Spread of flesh-eating ulcer in Australia a 'worsening epidemic'

A severe tissue-destroying ulcer once rare in Australia is rapidly spreading and is now at epidemic proportions in regions of Victoria, prompting infectious diseases experts to call for urgent research into how it is contracted and spread.

Three tax-savings ideas to help seniors

One major expenditure awaiting a large percentage of U.S. citizens near the end of their lives is long-term care. Expenses extend to assisted living facilities or nursing homes. A new guide gives advice.

New e-health solution helps people to live independent lives

It has long been recognized that the longer elderly people can live independently for the better it is for their well-being. Independent living carries risks and to assist with risk avoidance, a new sensor has been developed.

22 illnesses prompt largest recall of shelled eggs since 2010

Rose Acre Farms of Seymour, Indiana late Friday recalled over 200 million eggs because they may be contaminated with Salmonella Braenderup, a bacteria that can cause serious and even fatal illness.

E. coli outbreak across 11 states linked to chopped romaine

Chopped romaine lettuce has been linked to dozens of cases of E. coli in 11 states and anyone who has the leafy green in their refrigerator is told to throw it away immediately, health officials said Friday.

Op-Ed: Curing patients not good for business — Goldman Sachs

The company famous for its social sensitivity has decided that curing sick people simply reduces profits. Goldman Sachs, with a degree of insensitivity or perhaps just more grovelling to the rich, has come up with reasons for people to stay sick.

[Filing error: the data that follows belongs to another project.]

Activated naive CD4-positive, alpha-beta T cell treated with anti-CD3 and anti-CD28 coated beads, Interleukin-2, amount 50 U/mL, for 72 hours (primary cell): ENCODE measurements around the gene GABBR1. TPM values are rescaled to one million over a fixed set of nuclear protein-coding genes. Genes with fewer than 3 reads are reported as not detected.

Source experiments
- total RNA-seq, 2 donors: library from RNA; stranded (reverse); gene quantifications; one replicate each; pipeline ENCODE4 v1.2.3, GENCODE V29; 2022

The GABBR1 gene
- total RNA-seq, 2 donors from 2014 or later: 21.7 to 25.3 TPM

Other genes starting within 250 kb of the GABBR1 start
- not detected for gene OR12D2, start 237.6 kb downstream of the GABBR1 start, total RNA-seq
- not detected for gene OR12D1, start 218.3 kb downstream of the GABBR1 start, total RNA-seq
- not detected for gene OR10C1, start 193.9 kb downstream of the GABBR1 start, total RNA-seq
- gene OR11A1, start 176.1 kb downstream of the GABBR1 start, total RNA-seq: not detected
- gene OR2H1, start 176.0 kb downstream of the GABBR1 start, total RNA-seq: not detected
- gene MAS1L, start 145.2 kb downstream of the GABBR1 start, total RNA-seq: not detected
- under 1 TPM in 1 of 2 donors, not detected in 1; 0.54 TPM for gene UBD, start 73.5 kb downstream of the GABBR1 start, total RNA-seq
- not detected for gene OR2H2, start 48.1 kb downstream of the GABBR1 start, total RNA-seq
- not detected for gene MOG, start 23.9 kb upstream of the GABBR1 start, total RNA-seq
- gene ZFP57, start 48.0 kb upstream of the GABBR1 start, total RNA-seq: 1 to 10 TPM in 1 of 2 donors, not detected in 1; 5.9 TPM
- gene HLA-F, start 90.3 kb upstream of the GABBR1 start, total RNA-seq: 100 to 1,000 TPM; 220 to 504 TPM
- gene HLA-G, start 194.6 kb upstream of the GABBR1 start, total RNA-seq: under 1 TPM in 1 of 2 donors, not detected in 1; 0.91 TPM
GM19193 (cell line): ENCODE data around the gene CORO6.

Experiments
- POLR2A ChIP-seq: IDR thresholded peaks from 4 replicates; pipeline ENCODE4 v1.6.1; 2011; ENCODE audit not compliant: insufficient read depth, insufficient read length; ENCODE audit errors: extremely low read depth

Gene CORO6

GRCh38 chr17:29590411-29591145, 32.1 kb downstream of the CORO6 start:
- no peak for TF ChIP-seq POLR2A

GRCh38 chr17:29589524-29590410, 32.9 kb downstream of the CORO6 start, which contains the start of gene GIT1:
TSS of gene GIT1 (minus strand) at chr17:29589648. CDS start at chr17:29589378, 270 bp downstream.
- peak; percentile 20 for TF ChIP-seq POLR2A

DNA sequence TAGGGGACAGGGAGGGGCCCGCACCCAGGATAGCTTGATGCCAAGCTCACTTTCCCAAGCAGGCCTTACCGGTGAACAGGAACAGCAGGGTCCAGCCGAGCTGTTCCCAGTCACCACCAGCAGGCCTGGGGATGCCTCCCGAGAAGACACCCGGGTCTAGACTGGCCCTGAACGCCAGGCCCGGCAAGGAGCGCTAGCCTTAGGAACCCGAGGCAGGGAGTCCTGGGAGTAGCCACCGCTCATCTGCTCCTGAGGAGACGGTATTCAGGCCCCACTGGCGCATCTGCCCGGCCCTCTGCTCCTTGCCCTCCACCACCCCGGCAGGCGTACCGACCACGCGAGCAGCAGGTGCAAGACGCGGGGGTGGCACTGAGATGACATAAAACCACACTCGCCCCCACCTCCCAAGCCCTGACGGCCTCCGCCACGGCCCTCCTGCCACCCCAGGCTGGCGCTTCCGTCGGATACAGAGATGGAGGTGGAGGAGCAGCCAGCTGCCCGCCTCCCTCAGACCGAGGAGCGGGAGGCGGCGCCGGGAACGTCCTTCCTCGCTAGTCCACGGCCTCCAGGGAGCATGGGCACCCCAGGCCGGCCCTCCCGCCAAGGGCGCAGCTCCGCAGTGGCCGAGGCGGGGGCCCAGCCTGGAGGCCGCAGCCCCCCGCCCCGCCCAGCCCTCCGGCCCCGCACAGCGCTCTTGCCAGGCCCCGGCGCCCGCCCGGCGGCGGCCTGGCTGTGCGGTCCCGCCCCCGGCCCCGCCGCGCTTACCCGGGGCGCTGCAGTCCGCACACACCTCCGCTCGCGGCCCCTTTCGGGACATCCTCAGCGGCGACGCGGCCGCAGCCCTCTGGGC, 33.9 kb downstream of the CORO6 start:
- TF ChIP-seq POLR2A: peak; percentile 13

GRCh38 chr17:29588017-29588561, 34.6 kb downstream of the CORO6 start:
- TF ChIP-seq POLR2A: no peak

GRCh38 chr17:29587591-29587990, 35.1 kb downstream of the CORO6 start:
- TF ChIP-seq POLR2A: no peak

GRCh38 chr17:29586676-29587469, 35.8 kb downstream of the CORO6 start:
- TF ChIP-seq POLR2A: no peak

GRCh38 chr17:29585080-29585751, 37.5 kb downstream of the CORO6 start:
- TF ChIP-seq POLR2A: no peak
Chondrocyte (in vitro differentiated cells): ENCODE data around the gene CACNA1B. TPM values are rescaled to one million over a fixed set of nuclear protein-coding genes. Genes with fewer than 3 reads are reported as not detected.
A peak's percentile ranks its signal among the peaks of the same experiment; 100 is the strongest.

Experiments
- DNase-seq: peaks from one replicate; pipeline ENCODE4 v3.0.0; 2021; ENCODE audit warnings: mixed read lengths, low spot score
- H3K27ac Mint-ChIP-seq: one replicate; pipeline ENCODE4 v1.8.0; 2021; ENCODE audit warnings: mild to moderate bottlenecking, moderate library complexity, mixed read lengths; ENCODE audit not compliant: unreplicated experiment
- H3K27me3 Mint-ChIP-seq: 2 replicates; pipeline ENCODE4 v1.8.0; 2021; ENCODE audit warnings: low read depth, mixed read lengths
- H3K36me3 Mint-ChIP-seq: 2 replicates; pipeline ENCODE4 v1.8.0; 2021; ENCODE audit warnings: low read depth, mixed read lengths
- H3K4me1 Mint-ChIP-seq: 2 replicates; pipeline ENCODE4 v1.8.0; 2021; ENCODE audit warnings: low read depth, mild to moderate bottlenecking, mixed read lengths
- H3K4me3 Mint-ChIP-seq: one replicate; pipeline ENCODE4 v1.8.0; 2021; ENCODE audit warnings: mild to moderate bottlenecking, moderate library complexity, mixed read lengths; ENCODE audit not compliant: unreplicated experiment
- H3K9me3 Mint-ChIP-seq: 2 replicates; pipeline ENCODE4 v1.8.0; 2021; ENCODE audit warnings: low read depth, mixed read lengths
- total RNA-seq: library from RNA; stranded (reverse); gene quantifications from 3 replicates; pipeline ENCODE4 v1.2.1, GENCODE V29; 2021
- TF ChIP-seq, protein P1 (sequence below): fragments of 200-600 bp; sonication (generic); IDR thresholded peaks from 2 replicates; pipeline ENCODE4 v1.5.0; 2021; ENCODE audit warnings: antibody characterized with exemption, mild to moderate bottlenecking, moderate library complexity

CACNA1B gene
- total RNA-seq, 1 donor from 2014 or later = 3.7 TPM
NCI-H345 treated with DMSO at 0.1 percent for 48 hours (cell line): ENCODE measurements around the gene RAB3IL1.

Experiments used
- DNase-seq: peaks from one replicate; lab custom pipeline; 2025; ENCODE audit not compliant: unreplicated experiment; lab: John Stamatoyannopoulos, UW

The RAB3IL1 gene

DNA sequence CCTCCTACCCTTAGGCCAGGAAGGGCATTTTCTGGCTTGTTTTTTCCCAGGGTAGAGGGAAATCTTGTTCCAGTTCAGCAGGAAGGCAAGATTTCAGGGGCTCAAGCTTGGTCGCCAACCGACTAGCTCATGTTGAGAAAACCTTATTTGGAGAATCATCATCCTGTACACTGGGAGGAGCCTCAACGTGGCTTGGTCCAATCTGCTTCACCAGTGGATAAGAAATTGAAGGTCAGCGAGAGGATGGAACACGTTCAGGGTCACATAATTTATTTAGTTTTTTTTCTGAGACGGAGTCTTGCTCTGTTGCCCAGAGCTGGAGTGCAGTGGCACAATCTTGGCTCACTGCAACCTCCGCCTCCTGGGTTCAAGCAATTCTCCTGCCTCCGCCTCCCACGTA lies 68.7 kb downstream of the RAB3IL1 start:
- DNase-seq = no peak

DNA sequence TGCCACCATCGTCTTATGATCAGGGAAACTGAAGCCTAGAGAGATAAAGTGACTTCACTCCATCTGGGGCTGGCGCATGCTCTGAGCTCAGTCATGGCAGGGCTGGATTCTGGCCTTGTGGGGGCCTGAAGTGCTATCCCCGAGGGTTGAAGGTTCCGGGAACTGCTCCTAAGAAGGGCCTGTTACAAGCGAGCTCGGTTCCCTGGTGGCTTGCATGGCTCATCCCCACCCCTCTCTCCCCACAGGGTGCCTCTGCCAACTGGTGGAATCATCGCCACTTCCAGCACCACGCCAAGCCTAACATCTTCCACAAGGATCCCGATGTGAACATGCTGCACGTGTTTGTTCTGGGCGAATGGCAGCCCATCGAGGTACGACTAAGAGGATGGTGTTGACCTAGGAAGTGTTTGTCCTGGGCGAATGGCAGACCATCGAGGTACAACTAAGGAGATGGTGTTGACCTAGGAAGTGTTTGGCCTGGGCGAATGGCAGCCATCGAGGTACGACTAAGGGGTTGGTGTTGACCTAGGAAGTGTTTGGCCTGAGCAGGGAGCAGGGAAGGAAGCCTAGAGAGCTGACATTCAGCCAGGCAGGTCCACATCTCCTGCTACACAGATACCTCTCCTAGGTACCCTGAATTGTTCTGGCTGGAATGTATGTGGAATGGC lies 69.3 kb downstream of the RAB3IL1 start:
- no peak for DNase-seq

Data-driven analysis of healthcare cyber risk insurance claims

A new report into data-driven analysis of cyber risk insurance claims in the healthcare sector assesses the types of organizations and institutions that are most vulnerable to attack and which represent the greater insurance risks.

Night owls risk dying younger, should sleep in: study

People who stay up late and have to drag themselves out of bed are likelier to die younger than those who rise and set with the Sun, researchers said Thursday.

Japanese confirmed as world's oldest living man aged 112

Masazo Nonaka from Japan was recognised Tuesday as the world's oldest man at the ripe old age of 112, as his family revealed his secret: sweets and hot baths.

Healthcare needs AI for improved business intelligence

As with other businesses, healthcare has discovered the imperative of linking artificial intelligence capabilities with human activities in order to boost competitiveness.

Digital hub aims to improve youth mental health

Mental health issues remain on of society’s major, and sometimes overlooked, issues, especially among younger people. A U.K. government backed scheme aims to tackle some mental health concerns using digital technology.

Insomnia app promises scientific support

The National Health Service in the U.K. is pioneering a digital approach to combating insomnia. This is via an app called Sleepio. The app has been developed with the help of psychologists to help train a person’s brain into sleeping.

At least 54 children dead in Venezuela measles outbreak: NGO

At least 54 children from an indigenous tribe have died from an outbreak of measles in a remote jungle region of eastern Venezuela, a human rights group said Thursday.

Taxes key in war on 'lifestyle' disease: health experts

Global health leaders declared war on lifestyle diseases Thursday, decrying the impact of tobacco, alcohol and soft drinks on the world's poor, while calling for taxes to curb consumption and finance healthcare.